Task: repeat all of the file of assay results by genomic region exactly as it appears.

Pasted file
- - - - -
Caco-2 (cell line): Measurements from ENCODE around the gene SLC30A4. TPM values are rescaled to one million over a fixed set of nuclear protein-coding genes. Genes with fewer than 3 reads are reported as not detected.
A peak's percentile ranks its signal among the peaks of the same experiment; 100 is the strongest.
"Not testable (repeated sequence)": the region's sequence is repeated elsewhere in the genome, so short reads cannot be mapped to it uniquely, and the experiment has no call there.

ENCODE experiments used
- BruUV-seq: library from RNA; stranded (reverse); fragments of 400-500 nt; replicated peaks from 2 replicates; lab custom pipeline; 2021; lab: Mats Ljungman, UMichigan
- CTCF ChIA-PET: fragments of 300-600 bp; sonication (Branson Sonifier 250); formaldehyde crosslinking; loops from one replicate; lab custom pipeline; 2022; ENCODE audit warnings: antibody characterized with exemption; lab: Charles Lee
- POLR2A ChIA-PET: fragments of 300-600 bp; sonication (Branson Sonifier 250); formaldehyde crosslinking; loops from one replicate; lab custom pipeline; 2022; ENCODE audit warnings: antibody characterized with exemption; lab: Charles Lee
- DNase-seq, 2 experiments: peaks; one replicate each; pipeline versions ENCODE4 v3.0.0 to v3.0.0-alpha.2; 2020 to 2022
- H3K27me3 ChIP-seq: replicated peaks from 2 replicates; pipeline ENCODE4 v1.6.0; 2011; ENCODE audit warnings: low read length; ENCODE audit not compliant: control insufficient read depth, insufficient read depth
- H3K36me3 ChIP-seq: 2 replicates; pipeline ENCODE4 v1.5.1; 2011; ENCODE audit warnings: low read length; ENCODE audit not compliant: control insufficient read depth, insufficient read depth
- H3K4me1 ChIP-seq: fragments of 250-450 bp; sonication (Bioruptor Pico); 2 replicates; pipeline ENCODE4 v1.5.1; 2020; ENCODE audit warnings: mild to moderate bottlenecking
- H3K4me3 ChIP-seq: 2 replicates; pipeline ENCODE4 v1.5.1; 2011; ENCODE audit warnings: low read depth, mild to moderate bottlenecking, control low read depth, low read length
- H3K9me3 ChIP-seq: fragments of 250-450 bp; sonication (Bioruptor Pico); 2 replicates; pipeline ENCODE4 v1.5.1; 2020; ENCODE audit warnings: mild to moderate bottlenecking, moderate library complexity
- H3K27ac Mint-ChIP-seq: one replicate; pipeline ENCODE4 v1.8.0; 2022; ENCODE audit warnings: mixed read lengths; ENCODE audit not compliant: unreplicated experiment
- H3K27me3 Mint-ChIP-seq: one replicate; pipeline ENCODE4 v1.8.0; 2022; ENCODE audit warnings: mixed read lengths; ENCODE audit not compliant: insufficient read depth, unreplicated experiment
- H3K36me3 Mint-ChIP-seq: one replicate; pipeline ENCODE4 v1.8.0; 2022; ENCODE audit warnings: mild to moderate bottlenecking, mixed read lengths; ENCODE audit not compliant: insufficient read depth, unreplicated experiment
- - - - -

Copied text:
Caco-2 (cell line): Measurements from ENCODE around the gene SLC30A4. TPM values are rescaled to one million over a fixed set of nuclear protein-coding genes. Genes with fewer than 3 reads are reported as not detected.
A peak's percentile ranks its signal among the peaks of the same experiment; 100 is the strongest.
"Not testable (repeated sequence)": the region's sequence is repeated elsewhere in the genome, so short reads cannot be mapped to it uniquely, and the experiment has no call there.

ENCODE experiments used
- BruUV-seq: library from RNA; stranded (reverse); fragments of 400-500 nt; replicated peaks from 2 replicates; lab custom pipeline; 2021; lab: Mats Ljungman, UMichigan
- CTCF ChIA-PET: fragments of 300-600 bp; sonication (Branson Sonifier 250); formaldehyde crosslinking; loops from one replicate; lab custom pipeline; 2022; ENCODE audit warnings: antibody characterized with exemption; lab: Charles Lee
- POLR2A ChIA-PET: fragments of 300-600 bp; sonication (Branson Sonifier 250); formaldehyde crosslinking; loops from one replicate; lab custom pipeline; 2022; ENCODE audit warnings: antibody characterized with exemption; lab: Charles Lee
- DNase-seq, 2 experiments: peaks; one replicate each; pipeline versions ENCODE4 v3.0.0 to v3.0.0-alpha.2; 2020 to 2022
- H3K27me3 ChIP-seq: replicated peaks from 2 replicates; pipeline ENCODE4 v1.6.0; 2011; ENCODE audit warnings: low read length; ENCODE audit not compliant: control insufficient read depth, insufficient read depth
- H3K36me3 ChIP-seq: 2 replicates; pipeline ENCODE4 v1.5.1; 2011; ENCODE audit warnings: low read length; ENCODE audit not compliant: control insufficient read depth, insufficient read depth
- H3K4me1 ChIP-seq: fragments of 250-450 bp; sonication (Bioruptor Pico); 2 replicates; pipeline ENCODE4 v1.5.1; 2020; ENCODE audit warnings: mild to moderate bottlenecking
- H3K4me3 ChIP-seq: 2 replicates; pipeline ENCODE4 v1.5.1; 2011; ENCODE audit warnings: low read depth, mild to moderate bottlenecking, control low read depth, low read length
- H3K9me3 ChIP-seq: fragments of 250-450 bp; sonication (Bioruptor Pico); 2 replicates; pipeline ENCODE4 v1.5.1; 2020; ENCODE audit warnings: mild to moderate bottlenecking, moderate library complexity
- H3K27ac Mint-ChIP-seq: one replicate; pipeline ENCODE4 v1.8.0; 2022; ENCODE audit warnings: mixed read lengths; ENCODE audit not compliant: unreplicated experiment
- H3K27me3 Mint-ChIP-seq: one replicate; pipeline ENCODE4 v1.8.0; 2022; ENCODE audit warnings: mixed read lengths; ENCODE audit not compliant: insufficient read depth, unreplicated experiment
- H3K36me3 Mint-ChIP-seq: one replicate; pipeline ENCODE4 v1.8.0; 2022; ENCODE audit warnings: mild to moderate bottlenecking, mixed read lengths; ENCODE audit not compliant: insufficient read depth, unreplicated experiment